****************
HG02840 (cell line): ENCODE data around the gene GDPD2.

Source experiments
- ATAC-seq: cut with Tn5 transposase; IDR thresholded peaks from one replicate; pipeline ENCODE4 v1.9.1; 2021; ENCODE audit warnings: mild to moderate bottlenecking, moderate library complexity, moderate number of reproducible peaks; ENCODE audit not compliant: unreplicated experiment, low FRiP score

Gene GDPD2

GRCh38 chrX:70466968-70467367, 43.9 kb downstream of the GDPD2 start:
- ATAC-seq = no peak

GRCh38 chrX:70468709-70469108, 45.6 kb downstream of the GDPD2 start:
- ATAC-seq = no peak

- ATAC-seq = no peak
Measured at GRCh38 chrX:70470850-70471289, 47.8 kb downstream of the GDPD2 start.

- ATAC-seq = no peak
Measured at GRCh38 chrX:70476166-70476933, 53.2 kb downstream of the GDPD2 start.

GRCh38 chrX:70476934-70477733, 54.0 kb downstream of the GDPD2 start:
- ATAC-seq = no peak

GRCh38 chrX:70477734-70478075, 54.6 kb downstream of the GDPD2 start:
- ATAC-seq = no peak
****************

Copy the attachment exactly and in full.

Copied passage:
HG02840 (cell line): ENCODE data around the gene GDPD2.

Source experiments
- ATAC-seq: cut with Tn5 transposase; IDR thresholded peaks from one replicate; pipeline ENCODE4 v1.9.1; 2021; ENCODE audit warnings: mild to moderate bottlenecking, moderate library complexity, moderate number of reproducible peaks; ENCODE audit not compliant: unreplicated experiment, low FRiP score

Gene GDPD2

GRCh38 chrX:70466968-70467367, 43.9 kb downstream of the GDPD2 start:
- ATAC-seq = no peak

GRCh38 chrX:70468709-70469108, 45.6 kb downstream of the GDPD2 start:
- ATAC-seq = no peak

- ATAC-seq = no peak
Measured at GRCh38 chrX:70470850-70471289, 47.8 kb downstream of the GDPD2 start.

- ATAC-seq = no peak
Measured at GRCh38 chrX:70476166-70476933, 53.2 kb downstream of the GDPD2 start.

GRCh38 chrX:70476934-70477733, 54.0 kb downstream of the GDPD2 start:
- ATAC-seq = no peak

GRCh38 chrX:70477734-70478075, 54.6 kb downstream of the GDPD2 start:
- ATAC-seq = no peak